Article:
Pilot Journal
Monday, November 1, 2004

Cessna 421 Golden Eagle


This one has really gone to the dogs


cessna 421Some pilots will do anything, use any subterfuge and resort to any rationalization to justify buying an airplane. With that said, Pat Cattarin’s excuse is more than a little over the top. He bought a late-model 421, specifically to transport dogs.
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cessna 421Some pilots will do anything, use any subterfuge and resort to any rationalization to justify buying an airplane. With that said, Pat Cattarin’s excuse is more than a little over the top. He bought a late-model 421, specifically to transport dogs.

Before you scoff and proclaim Pat as the king of the domestic con artists, consider that he really does use his 421 to transport dogs much of the time (and no, he doesn’t even try to write it off). Like me and probably a billion other folks on the planet, Pat and his wife, Carol, have been dog lovers all their lives. They’ve owned a succession of canines for the last 40 years and have developed a passion for a particular breed—greyhounds.

As it happens, greyhounds often need all the help that they can get. They’re naturally trim and athletic, and they’re the fastest of all the dog breeds. Dog racing is legal in the U.S. and Mexico, which can be both good and bad news for greyhounds. The wiry canines can accelerate from a standing start to 45 mph in three seconds, quicker than most sports cars, Their incredible acceleration and speed provide exciting diversions for all race fans in several states. Dog races pit greyhounds against one another by having them chase a mechanical rabbit around a half-mile oval track.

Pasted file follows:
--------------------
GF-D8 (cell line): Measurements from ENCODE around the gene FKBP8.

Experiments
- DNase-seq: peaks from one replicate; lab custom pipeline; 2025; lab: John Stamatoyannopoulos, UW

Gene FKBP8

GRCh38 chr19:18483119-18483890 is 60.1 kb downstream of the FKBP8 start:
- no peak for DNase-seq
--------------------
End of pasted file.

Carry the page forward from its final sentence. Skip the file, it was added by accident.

On the good side, all breeders are constantly trying to improve the greyhound bloodlines, always striving for more strength and speed. On the bad side, however, the emphasis on speed over all other concerns and considerations means that many dogs burn out quite young and are retired from dog racing before they’re even three years old. This results in a disproportionate number of greyhounds that lose their commercial usefulness quite early in their lives and that have questionable futures when they’re no longer competitive racers. The huge problem is especially acute at the dog tracks in Mexico, where budgets are tight, and old, injured or retired dogs often must be destroyed.

Both Cattarins became interested in rescuing greyhounds about six years ago, when they were flying their own Piper Seneca II. They’re both pilots, and together, they’re business partners (with a handful of other investors) in the Palm Springs, Calif.-based company, California Pools and Spas in the Coachella Valley.

“We were looking for a slightly different application for our airplane,” explains Pat. “And simply flying out during the weekends on hamburger flights had long since lost its attraction, and we wanted to do something unusual, something worthwhile. Dogs have always been a huge part of our lives, and so, creating the Greyhound Express seemed a natural fit for us.”





Labels: Piston Twins

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